In Tom Clancy's Splinter Cell Blacklist, the United States has a military presence in two-thirds of countries around the world and they have had enough. A group of terrorists called "The Engineers" initiate a terror ultimatum called the Blacklist - a deadly countdown of escalating attacks on U.S. interests. Special operative Sam Fisher is now the leader of the newly formed 4th Echelon: a clandestine unit that answers solely to the President of the United States. Together, they must hunt down The Engineers and stop the Blacklist countdown before it reaches zero. Splinter Cell Blacklist offers enhanced gameplay options on the Wii U. The Gamepad replicates Sam’s OpSat, allowing the player to operate gadgets such as tri-rotor drones and the sticky cam through touch and motion based inputs.
Super Gamer Dude
In a world where regurgitation is the norm, seeing the Splinter Cell series rise from a humble Xbox launch title, to the console spanning giant it is today, feels heartwarming. With that frame of mind Splinter Cell Blacklist, now gracing the Wii U library, is a success. It is originality in a world that lacks it. Unfortunately for us it is also: unpolished and clunky. Fans of the series will enjoy this latest installment whereas new players approaching for the first time will feel a little wary afterwards. Let's look at the ins and outs of Splinter Cell Blacklist.
Splinter Cell is actually iconic for its main characters minimal costume: the black suit with glowing green goggles. That image alone can tell you where the bulk of gameplay is going to be spent. This is good news, as the latest installments prior to Blacklist moved away from the strategy and stealth formula. The combat in the game is based on efficiency, stealth, and strategy and every kill can bring in the euphoric feeling of finishing off a great hunt. Moving from wall to wall, cover to cover, is nerve wracking and an absolute joy. The ability to mark out kills is also very useful.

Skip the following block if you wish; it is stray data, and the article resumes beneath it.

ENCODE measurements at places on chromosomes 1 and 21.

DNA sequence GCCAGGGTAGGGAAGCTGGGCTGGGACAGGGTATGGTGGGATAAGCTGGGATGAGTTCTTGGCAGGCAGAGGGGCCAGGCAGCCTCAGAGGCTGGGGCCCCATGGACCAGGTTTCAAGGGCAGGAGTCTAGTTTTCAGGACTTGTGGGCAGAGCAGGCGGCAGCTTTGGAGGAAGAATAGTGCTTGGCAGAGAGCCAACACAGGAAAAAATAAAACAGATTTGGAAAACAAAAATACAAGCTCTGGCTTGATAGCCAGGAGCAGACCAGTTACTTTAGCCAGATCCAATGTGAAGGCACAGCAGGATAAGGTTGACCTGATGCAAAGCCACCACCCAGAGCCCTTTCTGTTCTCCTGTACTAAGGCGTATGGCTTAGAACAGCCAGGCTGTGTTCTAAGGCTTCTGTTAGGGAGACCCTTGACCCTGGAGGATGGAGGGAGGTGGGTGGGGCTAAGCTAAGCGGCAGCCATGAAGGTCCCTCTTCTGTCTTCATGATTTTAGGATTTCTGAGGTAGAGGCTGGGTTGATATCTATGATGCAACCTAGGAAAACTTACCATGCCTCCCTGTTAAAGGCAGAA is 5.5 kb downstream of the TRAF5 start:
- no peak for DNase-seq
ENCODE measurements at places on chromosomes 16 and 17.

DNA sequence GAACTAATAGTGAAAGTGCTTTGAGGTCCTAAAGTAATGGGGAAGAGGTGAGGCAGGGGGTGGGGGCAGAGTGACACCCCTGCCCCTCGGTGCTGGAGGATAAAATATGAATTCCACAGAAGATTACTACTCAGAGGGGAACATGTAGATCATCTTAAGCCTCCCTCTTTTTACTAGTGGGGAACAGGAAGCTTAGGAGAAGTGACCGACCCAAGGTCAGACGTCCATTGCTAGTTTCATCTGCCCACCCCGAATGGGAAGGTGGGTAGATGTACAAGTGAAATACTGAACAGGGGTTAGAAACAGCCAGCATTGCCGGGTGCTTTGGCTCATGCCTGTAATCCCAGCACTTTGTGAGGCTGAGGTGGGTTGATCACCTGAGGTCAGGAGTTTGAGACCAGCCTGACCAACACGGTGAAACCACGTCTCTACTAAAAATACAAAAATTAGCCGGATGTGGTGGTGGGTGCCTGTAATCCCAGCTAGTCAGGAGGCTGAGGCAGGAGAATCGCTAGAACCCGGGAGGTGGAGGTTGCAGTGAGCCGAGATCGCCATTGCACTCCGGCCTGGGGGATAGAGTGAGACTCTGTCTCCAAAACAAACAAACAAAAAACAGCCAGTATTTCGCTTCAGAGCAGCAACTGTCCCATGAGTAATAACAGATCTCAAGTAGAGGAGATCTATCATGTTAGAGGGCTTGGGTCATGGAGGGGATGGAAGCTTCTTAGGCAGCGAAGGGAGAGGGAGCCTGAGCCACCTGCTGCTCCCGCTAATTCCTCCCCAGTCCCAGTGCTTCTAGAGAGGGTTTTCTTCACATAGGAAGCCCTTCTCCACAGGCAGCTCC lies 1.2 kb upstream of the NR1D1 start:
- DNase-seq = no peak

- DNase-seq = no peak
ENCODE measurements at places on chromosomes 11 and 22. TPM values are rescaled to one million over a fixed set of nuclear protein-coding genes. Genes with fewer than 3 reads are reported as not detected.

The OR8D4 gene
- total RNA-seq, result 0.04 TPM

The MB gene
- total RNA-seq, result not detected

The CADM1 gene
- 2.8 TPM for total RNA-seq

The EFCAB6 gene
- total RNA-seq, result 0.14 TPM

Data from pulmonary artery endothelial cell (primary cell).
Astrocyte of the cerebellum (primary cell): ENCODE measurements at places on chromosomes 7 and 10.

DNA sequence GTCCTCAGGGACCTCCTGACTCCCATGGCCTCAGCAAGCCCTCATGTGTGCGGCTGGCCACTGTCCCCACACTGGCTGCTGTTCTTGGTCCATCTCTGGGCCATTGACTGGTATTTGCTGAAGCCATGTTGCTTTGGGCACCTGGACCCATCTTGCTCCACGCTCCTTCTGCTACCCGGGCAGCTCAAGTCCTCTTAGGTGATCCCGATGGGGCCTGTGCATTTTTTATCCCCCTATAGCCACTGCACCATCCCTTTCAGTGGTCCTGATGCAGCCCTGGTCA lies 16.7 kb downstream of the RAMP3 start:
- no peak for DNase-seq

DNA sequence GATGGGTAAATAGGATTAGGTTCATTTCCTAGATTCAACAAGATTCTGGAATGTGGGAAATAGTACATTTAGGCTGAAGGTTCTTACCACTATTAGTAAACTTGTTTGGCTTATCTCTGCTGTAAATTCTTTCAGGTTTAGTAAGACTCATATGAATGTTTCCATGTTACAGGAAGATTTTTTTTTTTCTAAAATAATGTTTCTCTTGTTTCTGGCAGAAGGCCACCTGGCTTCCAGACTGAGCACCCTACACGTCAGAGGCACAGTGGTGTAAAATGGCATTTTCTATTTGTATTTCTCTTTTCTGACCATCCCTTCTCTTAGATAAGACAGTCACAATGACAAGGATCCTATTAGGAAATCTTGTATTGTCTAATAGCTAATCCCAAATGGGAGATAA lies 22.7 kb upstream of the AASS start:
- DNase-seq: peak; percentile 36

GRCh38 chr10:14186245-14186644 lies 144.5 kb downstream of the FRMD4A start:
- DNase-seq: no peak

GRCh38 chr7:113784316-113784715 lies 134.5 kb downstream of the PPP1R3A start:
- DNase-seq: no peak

The Wii U is not quite on the level of processing that the other next gen consoles are and the results are mismashed because of this. Sam Fisher looks great and the other character models hold up well, but the textures overall are just OK. Fortunately for Splinter Cell the graphics were never going to be the calling card of the video game.
The story of the game has Sam Fisher joining up with a new group, The Fourth Echelon, taking over for the Third Echelon, in order to take out the new baddies. If you are a fan of the Tom Clancy novels then you will probably love the story a fair bit more than I did. The usual build up is all there: twists, turns, new baddies, new buddies, and the technological thrill to the whole story. Nothing to write home about, certainly not classic literature, but it is functional and will keep you moving towards the endgame.
Let's take a look at where Blacklist starts to break down. For a stealth game, and one not installed into an open world style of play, there are too many cutscenes and after the third one in a thirty minute span, the pace begins to wear down. There are also a plethora of audio glitches, including moments where the audio simply gives up and cuts out. No excuse or apology--just done.
Where Splinter Cell excels is when you lose yourself in the game. The single player offers enough story to give you hours of fun chasing down new baddies, and the available multiplayer is a thrill: armed mercenaries versus strategic spies. There's also a co-op mode as well to add a bit of replay value. Splinter Cell: Blacklist is an uneven game with moments of real joy.